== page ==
I took over the representation of this mother after the original fact finding hearing had been aborted. Both parents were accused of shaking their infant son. We managed to instruct further medical experts and through an 11 day fact find were able to demonstrate that mother did not cause the injuries. She was exonerated fully and the child returned to her care. The judge specifically noted that the result may have been very different for her (i.e. she may have remained in the pool of perpetrators) if she had not changed solicitors.
This case, in which I represented the mother, involved allegations of shaken baby syndrome against both parents. The child fell of a bed whilst in father’s care and started to have seizures. An ambulance was called and the child was resuscitated at hospital. Investigations revealed subdural and retinal haemorrhages. This case deals with some significant advances in medicine involving chronic (old) subdural haemorrhages as well as a connective tissue disorder called Ehlers Danlos Syndrome (EDS) which increases a child’s vulnerability to bleed or bruise. Both parents were exonerated and their son was swiftly returned to their care.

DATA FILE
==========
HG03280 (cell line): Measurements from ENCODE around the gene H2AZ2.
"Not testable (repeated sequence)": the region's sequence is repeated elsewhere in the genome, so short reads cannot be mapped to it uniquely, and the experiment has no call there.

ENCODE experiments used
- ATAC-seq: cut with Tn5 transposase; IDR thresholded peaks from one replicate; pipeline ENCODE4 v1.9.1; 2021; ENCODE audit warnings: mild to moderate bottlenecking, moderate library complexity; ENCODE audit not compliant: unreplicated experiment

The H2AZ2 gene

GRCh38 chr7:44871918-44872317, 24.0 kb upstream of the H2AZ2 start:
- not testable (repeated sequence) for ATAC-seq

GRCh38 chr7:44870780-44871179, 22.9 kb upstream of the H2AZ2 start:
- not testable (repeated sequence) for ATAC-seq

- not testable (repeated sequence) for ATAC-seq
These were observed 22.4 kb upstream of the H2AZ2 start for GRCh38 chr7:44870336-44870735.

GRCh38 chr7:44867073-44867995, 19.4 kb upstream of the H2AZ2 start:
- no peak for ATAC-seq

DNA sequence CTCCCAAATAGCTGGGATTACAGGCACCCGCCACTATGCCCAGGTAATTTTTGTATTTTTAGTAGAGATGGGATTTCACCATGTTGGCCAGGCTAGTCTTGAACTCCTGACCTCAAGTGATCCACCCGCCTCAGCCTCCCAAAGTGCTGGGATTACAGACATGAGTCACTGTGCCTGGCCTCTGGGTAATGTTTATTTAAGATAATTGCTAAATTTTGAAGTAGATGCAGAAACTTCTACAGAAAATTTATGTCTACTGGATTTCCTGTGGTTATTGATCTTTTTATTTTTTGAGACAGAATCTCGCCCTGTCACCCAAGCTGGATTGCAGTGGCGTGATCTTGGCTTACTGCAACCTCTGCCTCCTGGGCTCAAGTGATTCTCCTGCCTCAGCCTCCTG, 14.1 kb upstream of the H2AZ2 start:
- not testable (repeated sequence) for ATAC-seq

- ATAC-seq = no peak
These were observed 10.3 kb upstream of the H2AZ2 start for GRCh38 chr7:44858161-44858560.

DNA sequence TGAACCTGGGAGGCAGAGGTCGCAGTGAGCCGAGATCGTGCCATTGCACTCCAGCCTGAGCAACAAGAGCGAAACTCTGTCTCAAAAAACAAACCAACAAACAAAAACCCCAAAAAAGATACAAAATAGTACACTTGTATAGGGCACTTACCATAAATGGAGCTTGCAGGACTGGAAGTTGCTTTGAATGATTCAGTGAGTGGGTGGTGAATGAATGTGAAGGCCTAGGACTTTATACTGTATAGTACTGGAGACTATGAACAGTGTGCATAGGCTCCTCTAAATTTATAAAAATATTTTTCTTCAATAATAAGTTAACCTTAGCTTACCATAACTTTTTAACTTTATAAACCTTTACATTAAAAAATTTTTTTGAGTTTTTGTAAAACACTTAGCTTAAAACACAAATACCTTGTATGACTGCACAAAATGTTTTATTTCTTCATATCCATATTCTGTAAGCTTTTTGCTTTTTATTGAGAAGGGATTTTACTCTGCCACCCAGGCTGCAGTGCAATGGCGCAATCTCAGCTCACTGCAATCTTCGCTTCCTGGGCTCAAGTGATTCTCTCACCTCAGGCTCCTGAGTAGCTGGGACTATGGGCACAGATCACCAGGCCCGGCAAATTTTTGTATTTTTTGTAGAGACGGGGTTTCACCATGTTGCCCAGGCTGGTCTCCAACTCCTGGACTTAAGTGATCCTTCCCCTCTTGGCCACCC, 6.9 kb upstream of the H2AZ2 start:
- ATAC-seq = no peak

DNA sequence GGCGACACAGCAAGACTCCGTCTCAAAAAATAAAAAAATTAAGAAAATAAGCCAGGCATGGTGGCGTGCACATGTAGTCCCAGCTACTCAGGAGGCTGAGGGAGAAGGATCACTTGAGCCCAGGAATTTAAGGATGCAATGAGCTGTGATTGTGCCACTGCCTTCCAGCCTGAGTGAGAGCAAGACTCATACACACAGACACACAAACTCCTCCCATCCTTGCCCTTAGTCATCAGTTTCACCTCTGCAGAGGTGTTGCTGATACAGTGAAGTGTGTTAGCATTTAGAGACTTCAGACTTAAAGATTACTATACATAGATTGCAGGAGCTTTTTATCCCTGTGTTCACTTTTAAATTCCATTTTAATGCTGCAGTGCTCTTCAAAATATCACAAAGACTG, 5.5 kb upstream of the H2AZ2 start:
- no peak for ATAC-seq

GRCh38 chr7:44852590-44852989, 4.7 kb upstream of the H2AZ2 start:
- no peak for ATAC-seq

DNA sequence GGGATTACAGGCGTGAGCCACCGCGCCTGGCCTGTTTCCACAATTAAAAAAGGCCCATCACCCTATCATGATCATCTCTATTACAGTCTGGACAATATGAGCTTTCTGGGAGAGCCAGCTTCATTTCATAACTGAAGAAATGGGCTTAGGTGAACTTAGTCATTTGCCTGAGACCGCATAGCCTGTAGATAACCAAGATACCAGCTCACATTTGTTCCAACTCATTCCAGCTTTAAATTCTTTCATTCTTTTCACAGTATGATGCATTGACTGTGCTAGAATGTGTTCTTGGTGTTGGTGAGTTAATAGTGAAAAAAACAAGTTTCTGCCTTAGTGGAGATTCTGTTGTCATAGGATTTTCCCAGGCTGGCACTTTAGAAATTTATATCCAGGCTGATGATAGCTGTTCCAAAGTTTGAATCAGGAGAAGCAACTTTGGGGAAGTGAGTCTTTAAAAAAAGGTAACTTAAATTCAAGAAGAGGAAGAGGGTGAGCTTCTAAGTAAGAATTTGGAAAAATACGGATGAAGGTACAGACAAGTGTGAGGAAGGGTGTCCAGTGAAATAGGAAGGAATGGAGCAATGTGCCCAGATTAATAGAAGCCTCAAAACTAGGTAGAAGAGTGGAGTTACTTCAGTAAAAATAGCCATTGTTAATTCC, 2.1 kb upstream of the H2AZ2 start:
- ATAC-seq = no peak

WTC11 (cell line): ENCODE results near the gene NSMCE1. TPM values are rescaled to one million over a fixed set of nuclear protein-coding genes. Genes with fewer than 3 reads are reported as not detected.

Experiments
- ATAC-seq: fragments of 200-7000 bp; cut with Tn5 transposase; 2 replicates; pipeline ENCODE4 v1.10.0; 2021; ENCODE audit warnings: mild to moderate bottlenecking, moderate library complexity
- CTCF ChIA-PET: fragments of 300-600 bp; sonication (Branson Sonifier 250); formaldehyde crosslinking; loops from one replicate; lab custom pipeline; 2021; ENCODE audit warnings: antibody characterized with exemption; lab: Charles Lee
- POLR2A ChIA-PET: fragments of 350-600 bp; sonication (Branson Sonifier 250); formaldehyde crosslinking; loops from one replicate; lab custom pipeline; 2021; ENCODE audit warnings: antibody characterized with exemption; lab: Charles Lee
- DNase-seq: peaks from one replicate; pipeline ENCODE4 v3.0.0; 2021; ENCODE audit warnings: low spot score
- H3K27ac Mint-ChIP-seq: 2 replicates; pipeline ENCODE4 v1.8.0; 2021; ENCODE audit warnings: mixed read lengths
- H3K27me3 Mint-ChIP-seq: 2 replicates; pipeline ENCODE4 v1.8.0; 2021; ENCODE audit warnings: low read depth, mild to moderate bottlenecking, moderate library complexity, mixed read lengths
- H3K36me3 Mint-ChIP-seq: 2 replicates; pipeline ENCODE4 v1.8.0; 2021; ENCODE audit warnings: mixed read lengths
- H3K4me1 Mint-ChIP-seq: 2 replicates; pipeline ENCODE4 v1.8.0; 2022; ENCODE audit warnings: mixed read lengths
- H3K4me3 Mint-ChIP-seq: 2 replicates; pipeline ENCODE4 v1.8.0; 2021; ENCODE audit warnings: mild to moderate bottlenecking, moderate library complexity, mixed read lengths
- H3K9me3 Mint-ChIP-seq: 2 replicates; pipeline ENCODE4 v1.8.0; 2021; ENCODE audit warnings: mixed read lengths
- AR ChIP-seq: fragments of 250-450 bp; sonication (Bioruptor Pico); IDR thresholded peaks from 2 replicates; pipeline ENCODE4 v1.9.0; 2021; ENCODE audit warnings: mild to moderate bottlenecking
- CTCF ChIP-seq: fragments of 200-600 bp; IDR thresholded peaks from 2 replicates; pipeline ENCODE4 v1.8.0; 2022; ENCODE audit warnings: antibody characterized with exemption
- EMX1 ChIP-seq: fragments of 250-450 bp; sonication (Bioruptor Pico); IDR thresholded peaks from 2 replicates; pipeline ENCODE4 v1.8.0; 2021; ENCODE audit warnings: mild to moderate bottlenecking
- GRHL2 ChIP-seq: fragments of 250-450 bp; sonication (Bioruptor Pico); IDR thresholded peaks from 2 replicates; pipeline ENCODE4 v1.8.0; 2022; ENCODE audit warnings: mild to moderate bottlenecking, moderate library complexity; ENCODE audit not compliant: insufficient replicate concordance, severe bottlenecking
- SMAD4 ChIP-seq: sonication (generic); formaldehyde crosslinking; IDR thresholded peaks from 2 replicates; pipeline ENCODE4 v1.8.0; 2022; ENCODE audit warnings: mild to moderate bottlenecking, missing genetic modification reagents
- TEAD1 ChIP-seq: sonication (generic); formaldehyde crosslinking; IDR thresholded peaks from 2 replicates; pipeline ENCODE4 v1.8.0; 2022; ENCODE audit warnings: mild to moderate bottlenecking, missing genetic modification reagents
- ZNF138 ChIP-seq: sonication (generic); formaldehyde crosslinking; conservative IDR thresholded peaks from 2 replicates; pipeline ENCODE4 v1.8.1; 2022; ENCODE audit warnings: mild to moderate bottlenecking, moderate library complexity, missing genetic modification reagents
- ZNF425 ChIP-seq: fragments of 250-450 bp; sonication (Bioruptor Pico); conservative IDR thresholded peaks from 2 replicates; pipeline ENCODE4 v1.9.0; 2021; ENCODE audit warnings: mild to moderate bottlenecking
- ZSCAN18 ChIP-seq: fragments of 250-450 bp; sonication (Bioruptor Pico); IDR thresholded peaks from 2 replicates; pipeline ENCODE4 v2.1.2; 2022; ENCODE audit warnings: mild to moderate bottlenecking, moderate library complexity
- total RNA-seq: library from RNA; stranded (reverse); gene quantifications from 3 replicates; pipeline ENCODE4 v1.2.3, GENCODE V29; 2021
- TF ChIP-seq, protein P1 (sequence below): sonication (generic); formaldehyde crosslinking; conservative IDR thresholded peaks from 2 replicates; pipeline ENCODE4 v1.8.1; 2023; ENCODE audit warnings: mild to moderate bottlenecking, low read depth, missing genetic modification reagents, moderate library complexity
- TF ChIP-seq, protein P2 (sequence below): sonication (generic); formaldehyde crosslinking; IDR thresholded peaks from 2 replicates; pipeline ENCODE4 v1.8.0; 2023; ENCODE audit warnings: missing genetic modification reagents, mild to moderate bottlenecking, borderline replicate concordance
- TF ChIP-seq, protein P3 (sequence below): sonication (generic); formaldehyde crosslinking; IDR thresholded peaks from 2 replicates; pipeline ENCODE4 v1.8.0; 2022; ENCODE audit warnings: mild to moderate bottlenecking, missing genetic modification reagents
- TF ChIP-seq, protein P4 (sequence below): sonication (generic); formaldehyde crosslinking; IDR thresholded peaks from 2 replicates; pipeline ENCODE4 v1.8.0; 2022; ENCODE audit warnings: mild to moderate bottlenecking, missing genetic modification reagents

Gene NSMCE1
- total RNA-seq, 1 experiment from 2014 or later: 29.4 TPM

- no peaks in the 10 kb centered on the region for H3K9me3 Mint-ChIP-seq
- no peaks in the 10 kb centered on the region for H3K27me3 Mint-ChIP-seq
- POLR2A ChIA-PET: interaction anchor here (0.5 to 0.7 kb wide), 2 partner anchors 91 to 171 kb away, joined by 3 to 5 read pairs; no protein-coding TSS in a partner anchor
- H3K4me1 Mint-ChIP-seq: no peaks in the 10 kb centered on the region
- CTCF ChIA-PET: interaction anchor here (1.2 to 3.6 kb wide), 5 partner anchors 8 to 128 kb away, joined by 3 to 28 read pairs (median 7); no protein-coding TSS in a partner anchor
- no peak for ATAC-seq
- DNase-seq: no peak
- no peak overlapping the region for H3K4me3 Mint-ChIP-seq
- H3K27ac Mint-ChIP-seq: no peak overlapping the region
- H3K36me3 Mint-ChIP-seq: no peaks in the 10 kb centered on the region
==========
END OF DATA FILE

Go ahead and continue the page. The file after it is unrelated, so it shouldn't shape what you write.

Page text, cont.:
Read the full judgement at http://www.bailii.org/ew/cases/EWHC/Fam/2014/B1.html
Findings had been made that two metaphyseal fractures were non-accidental. The child was rehabilitated to my client’s care with a safeguarding plan to manage the risk. However, just prior to the conclusion of the case, I became aware (through two other cases I was involved in) of some research and a change in the view of some experts as to how a metaphyseal fracture was caused. We applied to reopen the fact finding hearing and were successful in this application. More expert evidence is being gathered and there will be a further fact finding hearing later this year.